In the Middle Ages, the temple was stripped ofall its marble decoration, all of which was either reused in other buildings or burned in the nearby lime-kiln to obtain lime. The two temples were surrounded on two sides by a small portico built at the same time as the theatre of Marcellus. In the ninth century CE at the rear of the temple of Apollo, a public structure was built, a balneum, or bath which was connected to the diaconate of Sant'Angelo in Pescheria at the Porticus Octaviae (Portico of Octavia).

circa 13 BCE

Theatre of Marcellus
The Theatre of Marcellus (Teatro di Marcello) is an ancient open-air theatre in Rome, Italy, built in the closing years of the Roman Republic. It was named after Marcus Marcellus, a Roman general and statesman who was the nephew of Emperor Augustus. The theatre was built in the late first century BCE and was one of the largest and most impressive theaters in the Roman world. It had a seating capacity of up to 20,000 people and was used for a variety of performances, including plays, music, and gladiator games. The Theatre of Marcellus was built of brick and concrete, and it was decorated with marble and ornate carvings. It was an important part of Roman society and culture, and it was a popular gathering place for citizens of all classes.

The Theatre of Marcellus was built on the site of an earlier theater, the Theatre of Pompey, which was destroyed during the civil wars that followed the death of Julius Caesar. The new theatre was built to honor Marcellus, who was seen as a hero for his military successes and his efforts to restore stability to Rome. The theatre was designed in the Roman style, with a tiered seating area that was surrounded by a series of arches and columns. The stage was located at the bottom of the seating area, and it was surrounded by a series of rooms and corridors that were used by actors and stagehands.

Despite its importance, the theatre fell into disrepair over the centuries and was largely abandoned by the Middle Ages. It was not until the 18th and 19th centuries CE that the theatre was rediscovered and restored to reflect some of its former glory.

circa 10 BCE

Portico of Octavia
The Portico of Octavia (Porticus Octaviae) is an ancient structure in Rome. The colonnaded walks of the portico enclosed the temples of Jupiter Stator and Juno Regina, as well as a library. The structure was used as a fish market from the medieval period up to the end of 19th century CE. The portico was a covered structure with a series of columns that supported a flat roof, and it is known for its beautiful architectural style. The Portico of Octavia has undergone several renovations over the centuries and has been used for a variety of purposes, including as a church and a museum.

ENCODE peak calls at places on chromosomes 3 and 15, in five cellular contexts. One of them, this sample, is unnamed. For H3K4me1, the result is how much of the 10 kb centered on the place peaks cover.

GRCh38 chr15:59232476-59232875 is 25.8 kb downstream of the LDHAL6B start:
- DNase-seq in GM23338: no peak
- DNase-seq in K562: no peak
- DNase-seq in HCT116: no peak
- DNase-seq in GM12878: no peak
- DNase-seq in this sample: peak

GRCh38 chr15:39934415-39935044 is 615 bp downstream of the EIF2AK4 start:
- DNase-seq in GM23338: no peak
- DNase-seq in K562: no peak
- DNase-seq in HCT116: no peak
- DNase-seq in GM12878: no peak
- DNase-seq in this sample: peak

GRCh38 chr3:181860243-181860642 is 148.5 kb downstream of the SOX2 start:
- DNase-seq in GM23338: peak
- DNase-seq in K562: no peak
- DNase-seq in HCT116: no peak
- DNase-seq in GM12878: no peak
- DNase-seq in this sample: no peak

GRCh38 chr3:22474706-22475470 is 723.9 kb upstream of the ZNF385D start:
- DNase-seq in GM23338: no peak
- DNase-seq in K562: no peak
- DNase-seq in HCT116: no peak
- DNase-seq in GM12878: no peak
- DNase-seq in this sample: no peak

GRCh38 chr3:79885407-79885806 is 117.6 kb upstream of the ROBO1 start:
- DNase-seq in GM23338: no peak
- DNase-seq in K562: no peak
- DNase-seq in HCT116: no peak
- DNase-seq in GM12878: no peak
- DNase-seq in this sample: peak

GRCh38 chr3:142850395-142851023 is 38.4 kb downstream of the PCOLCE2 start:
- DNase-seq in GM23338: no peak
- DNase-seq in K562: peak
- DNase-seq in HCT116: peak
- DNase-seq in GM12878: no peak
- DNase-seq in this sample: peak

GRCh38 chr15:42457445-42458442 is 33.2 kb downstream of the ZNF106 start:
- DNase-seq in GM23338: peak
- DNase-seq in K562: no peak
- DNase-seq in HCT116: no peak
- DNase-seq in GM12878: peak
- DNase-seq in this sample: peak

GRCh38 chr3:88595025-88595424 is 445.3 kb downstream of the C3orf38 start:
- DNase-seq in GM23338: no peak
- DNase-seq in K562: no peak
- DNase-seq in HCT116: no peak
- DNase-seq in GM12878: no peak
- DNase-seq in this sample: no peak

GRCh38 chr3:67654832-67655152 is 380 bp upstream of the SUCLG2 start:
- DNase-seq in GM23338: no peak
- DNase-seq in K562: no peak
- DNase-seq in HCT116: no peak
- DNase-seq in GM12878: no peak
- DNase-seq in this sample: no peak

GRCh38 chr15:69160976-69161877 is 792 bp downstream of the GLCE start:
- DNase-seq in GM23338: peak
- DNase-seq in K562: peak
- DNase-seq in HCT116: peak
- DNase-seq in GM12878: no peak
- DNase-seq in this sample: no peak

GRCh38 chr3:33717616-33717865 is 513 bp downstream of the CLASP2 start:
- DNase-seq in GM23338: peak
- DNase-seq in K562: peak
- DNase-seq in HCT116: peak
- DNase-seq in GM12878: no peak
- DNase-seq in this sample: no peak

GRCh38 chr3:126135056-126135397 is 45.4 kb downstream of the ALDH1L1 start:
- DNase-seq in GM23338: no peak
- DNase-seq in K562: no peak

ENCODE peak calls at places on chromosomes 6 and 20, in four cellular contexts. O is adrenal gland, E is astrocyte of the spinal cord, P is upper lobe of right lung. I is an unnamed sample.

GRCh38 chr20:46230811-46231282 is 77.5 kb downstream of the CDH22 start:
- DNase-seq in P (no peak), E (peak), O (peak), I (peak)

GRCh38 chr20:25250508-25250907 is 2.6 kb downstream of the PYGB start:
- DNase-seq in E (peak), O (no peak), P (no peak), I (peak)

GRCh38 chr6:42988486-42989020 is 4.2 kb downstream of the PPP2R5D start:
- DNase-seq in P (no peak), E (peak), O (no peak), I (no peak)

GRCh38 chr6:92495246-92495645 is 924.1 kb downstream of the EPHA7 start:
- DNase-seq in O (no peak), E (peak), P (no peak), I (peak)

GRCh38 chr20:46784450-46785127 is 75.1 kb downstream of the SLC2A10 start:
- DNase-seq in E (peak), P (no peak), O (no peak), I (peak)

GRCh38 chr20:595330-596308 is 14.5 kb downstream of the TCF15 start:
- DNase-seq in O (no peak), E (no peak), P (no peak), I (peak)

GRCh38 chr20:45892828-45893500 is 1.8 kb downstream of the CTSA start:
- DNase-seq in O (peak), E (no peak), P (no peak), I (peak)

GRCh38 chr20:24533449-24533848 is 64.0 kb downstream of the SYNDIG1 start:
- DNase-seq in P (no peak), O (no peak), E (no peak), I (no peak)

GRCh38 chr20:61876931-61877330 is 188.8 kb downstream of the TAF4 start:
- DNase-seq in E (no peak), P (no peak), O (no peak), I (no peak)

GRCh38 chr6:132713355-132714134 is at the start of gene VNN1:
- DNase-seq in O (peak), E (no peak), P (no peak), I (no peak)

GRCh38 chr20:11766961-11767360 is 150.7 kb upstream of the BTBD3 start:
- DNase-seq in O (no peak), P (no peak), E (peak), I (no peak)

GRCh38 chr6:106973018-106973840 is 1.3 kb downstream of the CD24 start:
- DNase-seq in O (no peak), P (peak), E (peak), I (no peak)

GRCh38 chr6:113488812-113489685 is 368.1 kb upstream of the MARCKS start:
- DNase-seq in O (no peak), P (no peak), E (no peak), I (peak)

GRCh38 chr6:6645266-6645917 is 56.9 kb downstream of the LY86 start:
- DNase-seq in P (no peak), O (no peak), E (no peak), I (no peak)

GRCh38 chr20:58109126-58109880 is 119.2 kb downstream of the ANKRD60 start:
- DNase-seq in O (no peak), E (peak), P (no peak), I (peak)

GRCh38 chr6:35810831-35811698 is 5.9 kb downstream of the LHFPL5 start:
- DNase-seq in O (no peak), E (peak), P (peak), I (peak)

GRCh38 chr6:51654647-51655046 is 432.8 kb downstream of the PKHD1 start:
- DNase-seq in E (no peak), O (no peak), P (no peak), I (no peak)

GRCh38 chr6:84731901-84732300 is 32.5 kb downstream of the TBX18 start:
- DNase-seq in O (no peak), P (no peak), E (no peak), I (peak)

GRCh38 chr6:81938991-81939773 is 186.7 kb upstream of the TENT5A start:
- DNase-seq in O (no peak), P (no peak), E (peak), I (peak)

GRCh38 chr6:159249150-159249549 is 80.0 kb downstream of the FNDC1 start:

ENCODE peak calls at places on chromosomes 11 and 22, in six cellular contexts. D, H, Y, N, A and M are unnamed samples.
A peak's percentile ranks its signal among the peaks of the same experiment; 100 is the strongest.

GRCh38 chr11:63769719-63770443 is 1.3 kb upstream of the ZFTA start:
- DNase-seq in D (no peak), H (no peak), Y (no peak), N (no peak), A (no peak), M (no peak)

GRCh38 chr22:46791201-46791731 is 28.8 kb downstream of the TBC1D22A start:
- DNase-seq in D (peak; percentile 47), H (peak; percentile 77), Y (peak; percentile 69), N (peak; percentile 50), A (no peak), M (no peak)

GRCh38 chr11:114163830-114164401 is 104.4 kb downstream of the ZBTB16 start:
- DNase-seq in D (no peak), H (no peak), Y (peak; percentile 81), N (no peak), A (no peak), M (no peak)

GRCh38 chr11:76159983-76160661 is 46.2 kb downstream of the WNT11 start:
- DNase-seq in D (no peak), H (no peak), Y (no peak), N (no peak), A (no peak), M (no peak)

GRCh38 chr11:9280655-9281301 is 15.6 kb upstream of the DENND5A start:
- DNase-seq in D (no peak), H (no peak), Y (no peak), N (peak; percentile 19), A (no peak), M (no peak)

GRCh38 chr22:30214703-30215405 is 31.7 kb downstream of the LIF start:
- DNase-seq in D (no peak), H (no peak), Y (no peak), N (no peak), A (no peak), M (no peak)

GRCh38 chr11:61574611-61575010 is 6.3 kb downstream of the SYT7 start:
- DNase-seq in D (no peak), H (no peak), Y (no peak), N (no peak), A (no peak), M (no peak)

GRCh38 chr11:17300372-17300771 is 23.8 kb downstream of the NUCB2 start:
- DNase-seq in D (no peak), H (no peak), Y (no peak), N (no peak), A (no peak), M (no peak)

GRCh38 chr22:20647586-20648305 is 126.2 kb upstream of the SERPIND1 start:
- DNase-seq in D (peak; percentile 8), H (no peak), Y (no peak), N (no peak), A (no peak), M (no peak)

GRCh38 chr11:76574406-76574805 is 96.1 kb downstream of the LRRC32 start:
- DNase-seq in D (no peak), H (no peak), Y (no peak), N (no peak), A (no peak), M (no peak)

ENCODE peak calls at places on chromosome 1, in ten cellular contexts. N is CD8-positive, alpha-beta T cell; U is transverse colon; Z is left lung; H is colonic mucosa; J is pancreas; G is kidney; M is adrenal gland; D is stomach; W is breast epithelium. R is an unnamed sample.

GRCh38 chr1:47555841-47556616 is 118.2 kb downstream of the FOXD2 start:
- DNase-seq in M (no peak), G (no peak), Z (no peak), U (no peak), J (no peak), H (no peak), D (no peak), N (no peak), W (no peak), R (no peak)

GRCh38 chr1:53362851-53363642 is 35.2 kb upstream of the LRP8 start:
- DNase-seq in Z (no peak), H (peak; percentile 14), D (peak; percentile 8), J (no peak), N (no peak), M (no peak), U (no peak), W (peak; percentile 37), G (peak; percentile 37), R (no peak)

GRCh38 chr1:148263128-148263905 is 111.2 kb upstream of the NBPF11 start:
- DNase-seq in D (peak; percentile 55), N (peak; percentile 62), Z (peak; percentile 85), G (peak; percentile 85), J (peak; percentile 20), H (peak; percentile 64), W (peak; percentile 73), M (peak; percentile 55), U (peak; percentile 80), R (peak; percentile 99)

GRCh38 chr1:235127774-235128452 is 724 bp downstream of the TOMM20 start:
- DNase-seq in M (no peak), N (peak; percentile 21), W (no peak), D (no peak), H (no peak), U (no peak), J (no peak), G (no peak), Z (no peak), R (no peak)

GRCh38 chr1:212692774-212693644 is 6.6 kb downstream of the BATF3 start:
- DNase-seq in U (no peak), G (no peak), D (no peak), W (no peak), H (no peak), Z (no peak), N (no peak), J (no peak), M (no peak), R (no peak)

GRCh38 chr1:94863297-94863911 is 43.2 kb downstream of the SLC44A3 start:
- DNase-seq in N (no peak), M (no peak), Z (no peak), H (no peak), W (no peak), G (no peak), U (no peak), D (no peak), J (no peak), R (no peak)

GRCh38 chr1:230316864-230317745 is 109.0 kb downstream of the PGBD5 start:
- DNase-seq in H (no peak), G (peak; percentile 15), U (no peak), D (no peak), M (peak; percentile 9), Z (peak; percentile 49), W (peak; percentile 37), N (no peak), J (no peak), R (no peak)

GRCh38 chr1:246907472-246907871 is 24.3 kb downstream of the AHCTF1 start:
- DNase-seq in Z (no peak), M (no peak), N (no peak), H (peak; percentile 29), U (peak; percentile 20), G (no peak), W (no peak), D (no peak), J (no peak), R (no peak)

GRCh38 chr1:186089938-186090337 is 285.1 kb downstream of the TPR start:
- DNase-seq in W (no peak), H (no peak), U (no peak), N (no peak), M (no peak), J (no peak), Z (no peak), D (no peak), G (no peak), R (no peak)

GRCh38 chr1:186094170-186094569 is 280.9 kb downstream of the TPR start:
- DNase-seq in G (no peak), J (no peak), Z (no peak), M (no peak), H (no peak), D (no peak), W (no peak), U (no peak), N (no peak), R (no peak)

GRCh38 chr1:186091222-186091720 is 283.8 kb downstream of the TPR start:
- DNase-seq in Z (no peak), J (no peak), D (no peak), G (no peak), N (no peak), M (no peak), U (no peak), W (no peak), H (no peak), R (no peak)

circa 120 CE

Insula dell'Ara Coeli
This Capitoline Insula dates to the first two decades of the second century CE. It was built up against the rocky slopes of the Campidoglio, which had been evened off at the beginning of the previous century with the construction of a wall in reticulated brickwork (opus reticulatum). The building came to light during the demolition work in the 1930s CE. The removal of the renaissance and medieval buildings that had spring up at the foot of the Campidoglio revealed the underlying Roman era structures.

Today only four floors remain. The shops (tabernae) on the ground floor lie nine meters below present street level. Wooden steps inside the shop led up to a mezzanine at first floor level. The rooms on the other three floors were for residential use. A fresco (inspect) depicting Christ descended from the cross between the Virgin Mary and Saint John the Apostle adorns the facade of the block of flats. It originally embellished the Church of Saint Rita. The architect Carlo Fontana designed this church in 1665 CE. The church partially incorporated in to its structure the remains of the Roman insula and a Romanesque bell tower. The latter had belonged to the earlier eleventh century CE Church of Saint Biagio de Mercato of in Campitello.

circa 160 CE

Republican Era Portico of Holitorium Forum
The late Republican portico (Portico Repubblicano al Foro Olitorio) was a covered public building located at the south end of the Forum Holitorium in Rome, just outside the Servian Wall. It was built in the fourth century BCE and was connected to a gate, which some believe was a double gate known as the Porta Carmentalis and Porta Triumphalis. The portico had parallel arcades with exterior semi-columns on both sides, but it is only partially preserved today and does not have its ends. The portico consists of two sections, one constructed of peperino on travertine footings and the other made entirely of travertine. Both sections were built in the first century BCE and were used as a monumental entranceway to the city. The portico also connected the Circus Flaminius and the Forum Bovarium, which were both significant landmarks on the triumphal route.

circa

House of Pierleoni
The House of Pierleoni (Casina dei Pierleoni) is a historical building located in Rome, Italy. It was originally built in the 11th century as a fortified palace for the Pierleoni family, who were a wealthy and influential Roman clan. The building has undergone many renovations and additions over the centuries, and today it serves as a cultural center and event space. The Casina dei Pierleoni is known for its beautiful architecture, which blends elements of medieval and Renaissance styles. It is a popular tourist attraction and is often used as a venue for concerts, exhibitions, and other cultural events.